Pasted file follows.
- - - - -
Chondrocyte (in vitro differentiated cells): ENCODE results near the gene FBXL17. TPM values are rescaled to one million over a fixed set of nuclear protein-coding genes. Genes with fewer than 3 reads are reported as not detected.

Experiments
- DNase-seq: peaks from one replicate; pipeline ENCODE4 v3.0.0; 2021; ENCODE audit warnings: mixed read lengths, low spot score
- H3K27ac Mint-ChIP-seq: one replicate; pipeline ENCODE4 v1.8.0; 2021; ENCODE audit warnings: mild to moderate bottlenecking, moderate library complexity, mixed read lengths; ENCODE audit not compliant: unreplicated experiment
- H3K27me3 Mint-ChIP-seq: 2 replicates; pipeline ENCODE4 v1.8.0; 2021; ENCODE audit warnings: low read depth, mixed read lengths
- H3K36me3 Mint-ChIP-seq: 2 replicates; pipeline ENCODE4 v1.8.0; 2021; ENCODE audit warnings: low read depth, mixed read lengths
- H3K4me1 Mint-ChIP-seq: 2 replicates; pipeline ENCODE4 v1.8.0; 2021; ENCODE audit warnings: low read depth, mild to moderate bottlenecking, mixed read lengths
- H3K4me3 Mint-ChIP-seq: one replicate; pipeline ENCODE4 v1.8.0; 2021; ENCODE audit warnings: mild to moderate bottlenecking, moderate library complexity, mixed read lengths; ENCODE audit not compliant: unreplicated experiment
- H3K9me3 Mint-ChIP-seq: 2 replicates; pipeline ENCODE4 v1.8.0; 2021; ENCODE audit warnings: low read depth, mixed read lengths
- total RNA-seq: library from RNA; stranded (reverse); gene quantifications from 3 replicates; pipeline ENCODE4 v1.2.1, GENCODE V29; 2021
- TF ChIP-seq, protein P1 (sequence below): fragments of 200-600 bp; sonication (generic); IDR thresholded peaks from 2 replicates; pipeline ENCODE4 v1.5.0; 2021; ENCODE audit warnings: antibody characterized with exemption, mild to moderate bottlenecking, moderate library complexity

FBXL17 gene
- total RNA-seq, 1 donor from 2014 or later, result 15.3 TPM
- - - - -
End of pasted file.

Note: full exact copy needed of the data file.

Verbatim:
Chondrocyte (in vitro differentiated cells): ENCODE results near the gene FBXL17. TPM values are rescaled to one million over a fixed set of nuclear protein-coding genes. Genes with fewer than 3 reads are reported as not detected.

Experiments
- DNase-seq: peaks from one replicate; pipeline ENCODE4 v3.0.0; 2021; ENCODE audit warnings: mixed read lengths, low spot score
- H3K27ac Mint-ChIP-seq: one replicate; pipeline ENCODE4 v1.8.0; 2021; ENCODE audit warnings: mild to moderate bottlenecking, moderate library complexity, mixed read lengths; ENCODE audit not compliant: unreplicated experiment
- H3K27me3 Mint-ChIP-seq: 2 replicates; pipeline ENCODE4 v1.8.0; 2021; ENCODE audit warnings: low read depth, mixed read lengths
- H3K36me3 Mint-ChIP-seq: 2 replicates; pipeline ENCODE4 v1.8.0; 2021; ENCODE audit warnings: low read depth, mixed read lengths
- H3K4me1 Mint-ChIP-seq: 2 replicates; pipeline ENCODE4 v1.8.0; 2021; ENCODE audit warnings: low read depth, mild to moderate bottlenecking, mixed read lengths
- H3K4me3 Mint-ChIP-seq: one replicate; pipeline ENCODE4 v1.8.0; 2021; ENCODE audit warnings: mild to moderate bottlenecking, moderate library complexity, mixed read lengths; ENCODE audit not compliant: unreplicated experiment
- H3K9me3 Mint-ChIP-seq: 2 replicates; pipeline ENCODE4 v1.8.0; 2021; ENCODE audit warnings: low read depth, mixed read lengths
- total RNA-seq: library from RNA; stranded (reverse); gene quantifications from 3 replicates; pipeline ENCODE4 v1.2.1, GENCODE V29; 2021
- TF ChIP-seq, protein P1 (sequence below): fragments of 200-600 bp; sonication (generic); IDR thresholded peaks from 2 replicates; pipeline ENCODE4 v1.5.0; 2021; ENCODE audit warnings: antibody characterized with exemption, mild to moderate bottlenecking, moderate library complexity

FBXL17 gene
- total RNA-seq, 1 donor from 2014 or later, result 15.3 TPM